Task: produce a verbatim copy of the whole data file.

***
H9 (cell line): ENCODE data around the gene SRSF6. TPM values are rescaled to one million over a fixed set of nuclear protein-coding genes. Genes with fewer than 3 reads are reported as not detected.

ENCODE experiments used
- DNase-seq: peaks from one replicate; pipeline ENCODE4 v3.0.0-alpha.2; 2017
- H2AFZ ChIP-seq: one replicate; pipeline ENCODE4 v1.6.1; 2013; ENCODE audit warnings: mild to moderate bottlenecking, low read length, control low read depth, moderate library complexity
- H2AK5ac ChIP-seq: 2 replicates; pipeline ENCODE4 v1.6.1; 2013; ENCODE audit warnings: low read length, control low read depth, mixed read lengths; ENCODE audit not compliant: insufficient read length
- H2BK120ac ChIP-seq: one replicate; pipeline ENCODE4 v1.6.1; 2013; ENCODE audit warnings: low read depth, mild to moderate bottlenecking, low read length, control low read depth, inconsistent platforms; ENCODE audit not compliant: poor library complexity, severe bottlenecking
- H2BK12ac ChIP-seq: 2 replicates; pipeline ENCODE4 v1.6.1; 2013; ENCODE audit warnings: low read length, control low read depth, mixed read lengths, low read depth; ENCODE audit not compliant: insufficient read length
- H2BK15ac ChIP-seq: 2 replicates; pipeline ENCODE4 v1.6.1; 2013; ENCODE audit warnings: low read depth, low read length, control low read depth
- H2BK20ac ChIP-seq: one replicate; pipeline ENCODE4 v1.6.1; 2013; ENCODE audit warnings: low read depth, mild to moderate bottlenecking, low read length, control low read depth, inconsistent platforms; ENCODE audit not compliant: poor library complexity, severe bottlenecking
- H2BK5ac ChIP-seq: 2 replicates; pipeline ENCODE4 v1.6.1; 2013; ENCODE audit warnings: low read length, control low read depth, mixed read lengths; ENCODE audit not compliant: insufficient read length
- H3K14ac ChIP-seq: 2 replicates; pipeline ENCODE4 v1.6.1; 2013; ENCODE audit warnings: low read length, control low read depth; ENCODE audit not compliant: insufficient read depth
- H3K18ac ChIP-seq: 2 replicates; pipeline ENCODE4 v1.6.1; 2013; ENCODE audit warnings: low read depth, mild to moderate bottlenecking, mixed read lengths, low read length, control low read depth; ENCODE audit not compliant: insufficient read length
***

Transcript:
H9 (cell line): ENCODE data around the gene SRSF6. TPM values are rescaled to one million over a fixed set of nuclear protein-coding genes. Genes with fewer than 3 reads are reported as not detected.

ENCODE experiments used
- DNase-seq: peaks from one replicate; pipeline ENCODE4 v3.0.0-alpha.2; 2017
- H2AFZ ChIP-seq: one replicate; pipeline ENCODE4 v1.6.1; 2013; ENCODE audit warnings: mild to moderate bottlenecking, low read length, control low read depth, moderate library complexity
- H2AK5ac ChIP-seq: 2 replicates; pipeline ENCODE4 v1.6.1; 2013; ENCODE audit warnings: low read length, control low read depth, mixed read lengths; ENCODE audit not compliant: insufficient read length
- H2BK120ac ChIP-seq: one replicate; pipeline ENCODE4 v1.6.1; 2013; ENCODE audit warnings: low read depth, mild to moderate bottlenecking, low read length, control low read depth, inconsistent platforms; ENCODE audit not compliant: poor library complexity, severe bottlenecking
- H2BK12ac ChIP-seq: 2 replicates; pipeline ENCODE4 v1.6.1; 2013; ENCODE audit warnings: low read length, control low read depth, mixed read lengths, low read depth; ENCODE audit not compliant: insufficient read length
- H2BK15ac ChIP-seq: 2 replicates; pipeline ENCODE4 v1.6.1; 2013; ENCODE audit warnings: low read depth, low read length, control low read depth
- H2BK20ac ChIP-seq: one replicate; pipeline ENCODE4 v1.6.1; 2013; ENCODE audit warnings: low read depth, mild to moderate bottlenecking, low read length, control low read depth, inconsistent platforms; ENCODE audit not compliant: poor library complexity, severe bottlenecking
- H2BK5ac ChIP-seq: 2 replicates; pipeline ENCODE4 v1.6.1; 2013; ENCODE audit warnings: low read length, control low read depth, mixed read lengths; ENCODE audit not compliant: insufficient read length
- H3K14ac ChIP-seq: 2 replicates; pipeline ENCODE4 v1.6.1; 2013; ENCODE audit warnings: low read length, control low read depth; ENCODE audit not compliant: insufficient read depth
- H3K18ac ChIP-seq: 2 replicates; pipeline ENCODE4 v1.6.1; 2013; ENCODE audit warnings: low read depth, mild to moderate bottlenecking, mixed read lengths, low read length, control low read depth; ENCODE audit not compliant: insufficient read length